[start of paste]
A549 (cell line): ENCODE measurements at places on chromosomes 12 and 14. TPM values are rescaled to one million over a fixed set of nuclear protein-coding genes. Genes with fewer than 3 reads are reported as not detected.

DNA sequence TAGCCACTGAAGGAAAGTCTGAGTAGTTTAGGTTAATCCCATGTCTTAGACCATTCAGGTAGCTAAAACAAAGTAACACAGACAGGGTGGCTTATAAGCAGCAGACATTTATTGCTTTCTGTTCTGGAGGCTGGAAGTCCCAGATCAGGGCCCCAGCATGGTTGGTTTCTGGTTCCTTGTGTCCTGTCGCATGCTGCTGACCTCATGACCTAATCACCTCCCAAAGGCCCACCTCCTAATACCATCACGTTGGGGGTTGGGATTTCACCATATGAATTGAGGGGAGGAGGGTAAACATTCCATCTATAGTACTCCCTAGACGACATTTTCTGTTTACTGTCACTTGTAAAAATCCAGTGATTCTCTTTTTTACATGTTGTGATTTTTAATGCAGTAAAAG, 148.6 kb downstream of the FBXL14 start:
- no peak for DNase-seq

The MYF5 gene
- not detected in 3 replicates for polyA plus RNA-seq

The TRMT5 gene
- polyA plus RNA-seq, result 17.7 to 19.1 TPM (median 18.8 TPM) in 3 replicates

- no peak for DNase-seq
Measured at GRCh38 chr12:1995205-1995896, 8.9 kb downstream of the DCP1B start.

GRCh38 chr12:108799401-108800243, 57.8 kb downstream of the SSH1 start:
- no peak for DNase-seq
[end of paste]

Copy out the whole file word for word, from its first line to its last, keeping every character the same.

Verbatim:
A549 (cell line): ENCODE measurements at places on chromosomes 12 and 14. TPM values are rescaled to one million over a fixed set of nuclear protein-coding genes. Genes with fewer than 3 reads are reported as not detected.

DNA sequence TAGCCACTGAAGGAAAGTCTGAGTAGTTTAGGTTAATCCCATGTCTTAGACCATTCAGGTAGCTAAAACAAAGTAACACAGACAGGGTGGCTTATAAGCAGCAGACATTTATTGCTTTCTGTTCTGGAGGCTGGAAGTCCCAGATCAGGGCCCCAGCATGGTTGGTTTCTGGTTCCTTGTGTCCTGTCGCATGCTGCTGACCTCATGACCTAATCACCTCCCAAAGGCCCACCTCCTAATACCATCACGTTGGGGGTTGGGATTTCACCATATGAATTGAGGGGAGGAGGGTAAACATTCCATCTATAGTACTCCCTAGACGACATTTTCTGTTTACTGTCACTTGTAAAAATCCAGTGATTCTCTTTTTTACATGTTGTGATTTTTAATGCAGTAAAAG, 148.6 kb downstream of the FBXL14 start:
- no peak for DNase-seq

The MYF5 gene
- not detected in 3 replicates for polyA plus RNA-seq

The TRMT5 gene
- polyA plus RNA-seq, result 17.7 to 19.1 TPM (median 18.8 TPM) in 3 replicates

- no peak for DNase-seq
Measured at GRCh38 chr12:1995205-1995896, 8.9 kb downstream of the DCP1B start.

GRCh38 chr12:108799401-108800243, 57.8 kb downstream of the SSH1 start:
- no peak for DNase-seq